Nanny Seattle

The city is inching toward the suburbs—and Singapore.

People tell me how surprised they are at liberal Seattle's prudish crackdown on strip clubs and lap dancers, but it seems totally in character to me. Five years ago, I wrote about Seattle neo-Victorians, the folks who pushed Sidran laws, maintained the teen dance ordinance, and wanted to ban certain legal alcoholic beverages in selected neighborhoods because they attracted the wrong sort of people—a sort of "you are what you drink" form of segregation (see "Blue Law Bonanza," Aug. 30, 2000).

Seattle is a town brimming with nanny-state liberals, Calvinist socialists, and middlebrow public officials who go junketing to Singapore, where law and order is maintained at the end of a brine-soaked cane.

At Expo '05 in Aichi, Japan, Singapore's pavilion had a slogan on the front: "A world without walls," it declared. Excuse me, but isn't Singapore the epitome of a walled city, with draconian drug laws and bans against littering, spitting, Playboy, protest, "unnatural sex," and gum chewing? It's even illegal not to flush a public toilet. The joke is that Singapore is a "fine" place because there's a fine for everything.

Proponents argue that the laws work, the streets are safe, and that such rules are necessary for dealing with high urban density. As Seattle floats atop a real-estate bubble that increasingly makes the city affordable mostly to the affluent, we can probably look forward to more laws intended to make the whole town more like Singapore (recycle or else!). That is part of the price of urban gentrification, the signs of which are everywhere.

I recently completed a long-planned move back to Seattle. I was born and raised here, have lived half of my half-century within the city limits, and continued to work in the city most of the years I lived in Kirkland.

I grew up in the Rainier Valley during a time when the economy was in the tank. Our neighborhood was plunging downhill, and the city was depopulating courtesy of white flight and a shrinking Boeing. It seems crazy today to think that for a couple of decades, the city actually lost population. You could get a great house in Mount Baker or Madrona for $25,000. It seems even crazier to be nostalgic for it, but sometimes I am. Not for the time when a friend's dad, a laid-off Boeing worker, was reduced to being a paperboy to feed his family. But for a time when basic middle-class amenities were available to households with one wage earner making a modest income.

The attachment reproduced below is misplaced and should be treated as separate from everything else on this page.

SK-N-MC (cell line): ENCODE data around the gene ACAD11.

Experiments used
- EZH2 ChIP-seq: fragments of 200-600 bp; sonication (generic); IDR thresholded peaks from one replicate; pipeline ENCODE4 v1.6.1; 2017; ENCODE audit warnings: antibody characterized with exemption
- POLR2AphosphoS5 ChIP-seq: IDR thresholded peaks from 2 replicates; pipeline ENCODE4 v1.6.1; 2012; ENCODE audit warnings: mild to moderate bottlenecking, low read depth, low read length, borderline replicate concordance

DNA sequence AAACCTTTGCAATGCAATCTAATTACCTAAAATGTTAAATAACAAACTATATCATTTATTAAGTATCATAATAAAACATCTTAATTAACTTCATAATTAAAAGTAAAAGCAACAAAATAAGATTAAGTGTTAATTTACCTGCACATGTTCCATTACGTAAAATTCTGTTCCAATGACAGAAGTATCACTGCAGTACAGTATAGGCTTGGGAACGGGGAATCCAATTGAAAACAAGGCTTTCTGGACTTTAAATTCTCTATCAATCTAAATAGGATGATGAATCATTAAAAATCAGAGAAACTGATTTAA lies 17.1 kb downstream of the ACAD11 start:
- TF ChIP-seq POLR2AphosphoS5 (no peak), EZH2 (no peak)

Now gentrification is scrambling the old neighborhoods. My partner and I were out to dinner with two real-estate-agent friends, and one half-jokingly said that "White Center is the new Ballard." Apparently, Shoreline used to be the new Ballard, until it got pricey. So first-time single-family home buyers have to go farther afield. It left me wondering: If the old square-head Ballard is gone, and the new affordable Ballard has moved south, what is the current Ballard? The new Laurelhurst?

And new neighborhoods are emerging. A friend who lives near 25th Avenue East and East Madison Street was telling me about the various names being tried out for his neck of the former woods. Madison Heights is one, as it rises above the recently gentrified Madison Valley and the old gentry of Madison Park. The Slope is another. Or, simply, The Summit.

Seattle seems to have gone neighborhood crazy, a trend driven by real-estate prices. Your neighborhood used to be defined by where you went to high school: Lincoln, Garfield, Roosevelt, Franklin, Nathan Hale—these names told Seattleites everything they needed to know about your race, class, or ethnic background, or at the very least, the milieu you were raised in. That ended with busing and school choice. Now you see neighborhood creep—how desirable places like Ravenna and Leschi have snuck into once marginal neighborhoods. Madison Heights is an easier sell than North Central Area, I bet.

Seattle—already a pretty suburban city due to fairly low housing densities—has further suburbanized as it has moved upscale, particularly when it comes to retail. In the 1990s, the hallmark of Eastside urbanization was getting a Starbucks. Now the hallmark of Seattle suburbanization is the building and revitalization of in-city malls, from Pacific Place to Northgate. Take University Village. If you shop at U Village, you have no moral authority over anyone who shops at Bellevue Square. Once dominated by a bowling alley and the 1970s low-budget retail icon Lamonts, U Village is now a yuppie fun zone for Pottery Barn shoppers. Both malls have their pluses and minuses, but it's a matter of taste, not values. Bellevue has my permission to wipe that sneer off Seattle's face when it comes to dissing the burbs as morally inferior, at least when it comes to consumerism.

The most rapidly densifying place in King County is not Seattle but downtown Bellevue, which is continuing an inexorable march toward big-city-dom. It makes me think that if Lake Washington weren't there, Seattle and the Eastside would have merged long ago, having met in the middle to become virtually indistinguishable. As it is, the water boundary, even with the bridges, creates a kind of Darwin's finches experiment between how blue cities and red suburbs develop. It seems to me that the dominant regional trend is that the market is driving everyone toward a similar destination: a decentralized urban region for the affluent where everyone is within reach of a Pottery Barn and a PCC.

kberger@seattleweekly.com

 
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